research article

Prevalence of Obstructive Sleep Apnea Risk for Brazilian Civil Aircraft Pilots

Authors: Antonio Augusto Freitas Junqueira1*, Maria Helena Araujo Melo2, Denise Duprat Neves3, Julio Cezar Rodrigues Filho4 PhD, Gustavo Ferreira Junqueira5, Alonço da Cunha Viana Júnior4 PhD

*Corresponding Author: Antonio Augusto Freitas Junqueira, Otolaryngology Department of the Central Hospital of Aeronautics Rua Barão de Itapagipe, 167 Rio de Janeiro Brazil: E-mail :

1Otolaryngology Department of the Central Hospital of Aeronautics/ Hospital Central da Aeronáutica and Master by the Post graduate Program in Neurology at the Universidade Federal do Estado do Rio de Janeiro and researcher of the Sleep Laboratory at the University

Hospital Gaffrée and Guinle / UniRio, Brazil

2General and Specialized Surgery Department -discipline of Otolaryngology of the School of Medicine and Surgery, member of the post Graduate Program in Neurology of the Universidade Federal do Estado do Rio de Janeiro and head of the Sleep Laboratory at the University Hospital Gaffrée and Guinle / UniRio

3Department of Specialized Medicine-Pulmonology Department of the School of Medicine and Surgery, of the Universidade Federal do

Estado do Rio de Janeiro and researcher of the Sleep Laboratory at the University Hospital Gaffrée and Guinle / UniRio, Brazil

4Postgraduate course in Neurology and researcher of the Sleep Laboratory at the University Hospital Gaffrée and Guinle / UniRio, Brazil

5Student of the School of Medicine of the Petropolis Faculty of Medicine, Brazil

Received Date: 26 May 2022

Accepted Date: 30 May 2022

Published Date: 01 June 2022

Citation: Junqueira AAF, Melo MHA, Neves DD, Filho JCR, Junqueira GF. (2022) Prevalence of Obstructive Sleep Apnea Risk for Brazilian Civil Aircraft Pilots. Ann Case Report 7: 858. DOI:


Sleep apnea syndromes, Aerospace medicine, Accident prevention, Disorders from excessive sleepiness, Surveys and Questionnaires.

Background and purpose: In the context of air transport activity in Brazil there is no preventive regulation of Obstructive Sleep Apnea Syndrome (OSAS). The aim is to identify Brazilian Civilian Pilots (BCP) with the possibility of having OSAS through responses to different questionnaires, validated and used worldwide as indicators of this disease, and propose the inclusion of these screening tools during the annual medical examination of health .

Method: After signing the Informed Consent, 262 BCP were interviewed. The interviews included the Epworth Sleepiness Scale (ESS), the Berlin Questionnaire (BQ) and the STOP-BANG questionnaire (SBQ). Pilots that exceeded daily working hours or did not comply with the rest time required by law, pilots of international flights and users of sleep-inducing drugs were excluded from the study.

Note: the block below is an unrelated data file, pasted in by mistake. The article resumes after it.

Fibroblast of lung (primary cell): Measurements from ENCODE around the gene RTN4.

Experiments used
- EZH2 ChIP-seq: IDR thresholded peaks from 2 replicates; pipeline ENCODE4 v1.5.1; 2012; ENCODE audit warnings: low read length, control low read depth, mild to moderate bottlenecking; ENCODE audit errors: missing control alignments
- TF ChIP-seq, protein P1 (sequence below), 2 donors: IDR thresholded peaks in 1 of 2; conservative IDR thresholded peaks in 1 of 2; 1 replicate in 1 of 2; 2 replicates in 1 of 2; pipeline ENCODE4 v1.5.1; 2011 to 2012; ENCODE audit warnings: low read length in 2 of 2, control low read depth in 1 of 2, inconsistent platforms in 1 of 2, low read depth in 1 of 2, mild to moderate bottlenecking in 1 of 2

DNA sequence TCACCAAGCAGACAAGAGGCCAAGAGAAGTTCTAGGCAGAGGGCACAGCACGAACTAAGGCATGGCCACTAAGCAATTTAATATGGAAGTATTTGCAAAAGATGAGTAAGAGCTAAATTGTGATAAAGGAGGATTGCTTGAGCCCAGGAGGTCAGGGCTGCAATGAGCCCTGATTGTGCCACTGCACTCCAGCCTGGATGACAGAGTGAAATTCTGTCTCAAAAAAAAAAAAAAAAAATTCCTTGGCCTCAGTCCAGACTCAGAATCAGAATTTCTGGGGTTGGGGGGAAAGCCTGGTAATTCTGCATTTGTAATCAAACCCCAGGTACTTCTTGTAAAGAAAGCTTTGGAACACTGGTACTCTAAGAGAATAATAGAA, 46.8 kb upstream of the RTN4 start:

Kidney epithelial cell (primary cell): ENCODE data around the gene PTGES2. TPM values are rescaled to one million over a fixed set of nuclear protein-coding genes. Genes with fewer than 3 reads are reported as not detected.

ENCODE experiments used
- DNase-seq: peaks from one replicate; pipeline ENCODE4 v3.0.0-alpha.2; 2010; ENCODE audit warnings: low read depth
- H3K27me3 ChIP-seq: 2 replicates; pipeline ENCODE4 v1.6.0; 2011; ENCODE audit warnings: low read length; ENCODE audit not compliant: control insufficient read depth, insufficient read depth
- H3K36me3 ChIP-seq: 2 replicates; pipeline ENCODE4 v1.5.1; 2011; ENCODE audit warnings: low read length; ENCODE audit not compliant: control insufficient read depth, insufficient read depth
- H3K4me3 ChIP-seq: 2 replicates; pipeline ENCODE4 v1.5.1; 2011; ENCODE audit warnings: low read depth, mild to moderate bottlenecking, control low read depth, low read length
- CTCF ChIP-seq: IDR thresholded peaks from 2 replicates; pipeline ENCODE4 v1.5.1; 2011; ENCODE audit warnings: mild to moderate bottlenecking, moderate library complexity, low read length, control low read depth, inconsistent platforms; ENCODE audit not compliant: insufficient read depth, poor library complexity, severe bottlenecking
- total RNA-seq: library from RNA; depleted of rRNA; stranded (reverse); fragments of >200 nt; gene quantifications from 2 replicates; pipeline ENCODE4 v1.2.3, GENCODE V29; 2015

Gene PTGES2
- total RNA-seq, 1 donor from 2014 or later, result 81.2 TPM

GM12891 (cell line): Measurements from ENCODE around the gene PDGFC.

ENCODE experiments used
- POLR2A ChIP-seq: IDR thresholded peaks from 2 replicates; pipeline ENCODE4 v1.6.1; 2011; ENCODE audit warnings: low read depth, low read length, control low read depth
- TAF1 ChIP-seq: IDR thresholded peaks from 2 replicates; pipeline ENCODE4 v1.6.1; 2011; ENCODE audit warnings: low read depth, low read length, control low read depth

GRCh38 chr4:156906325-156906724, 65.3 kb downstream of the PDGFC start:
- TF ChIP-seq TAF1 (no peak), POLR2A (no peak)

Results: Positive results for OSAS were found in 16% of the cases according to the BQ, 37.4% according to the SBQ, and 11.45% were considered at risk in both questionnaires. A weak correlation was found between the answers to the questionnaires and the ESS. weak to moderate agreement was observed between the SBQ and the BQ to suggest the presence of OSAS (Weighted Kappa = 0.263, 95%CI 0.153 – 0.373) and also the odds ratio of 5.58 ( 95%CI 2.698 – 11.573).

Discussion: We can infer that there is a risk of OSAS in the population studied and we suggest the application of these questionnaires as screening tools to indicate the completion of Polysomnography by the health regulatory agencies and flight licensing in order to increase safety.


In recent years, some international flight safety regulating agencies included in the health care of civilian pilots, the screening of predictive factors for Obstructive Sleep Apnea Syndrome (OSAS) [1-4], but in Brazil this is only applied for other types of professionals [5]. Furthermore, this recommendation is not found within the scope of Brazil’s aviation medicine, neither is there the use of screening tests for this purpose in the periodic health examinations of Brazilian Civil Pilots (BCP). In like manner, the Brazilian Air Force has no legislation carrying the purpose of early identification of OSAS until now. The objective of this research was to identify BCP with the possibility of having OSAS [1,6,7] through responses to different questionnaires, validated in Brazil [8-10] and used worldwide as indicators of this condition. The methods used were the Berlin questionnaire (BQ) (19:26), STOPBANG questionnaire (SBQ) [6,9,11] and the Epworth Sleepiness Scale (ESS) [1,8,12]. The results and the occurrence of concordance will serve as means of screening to indicate the polysomnography (PSG) in this group, and also to propose the implementation of this screening model in the routine of the annual health check performed by the health control agencies and flight licensing, in order to increase safety. This study was focused on considering the possibility that OSAS may be underdiagnosed for BCP, impairing their level of attention and consequently the safety of air activity.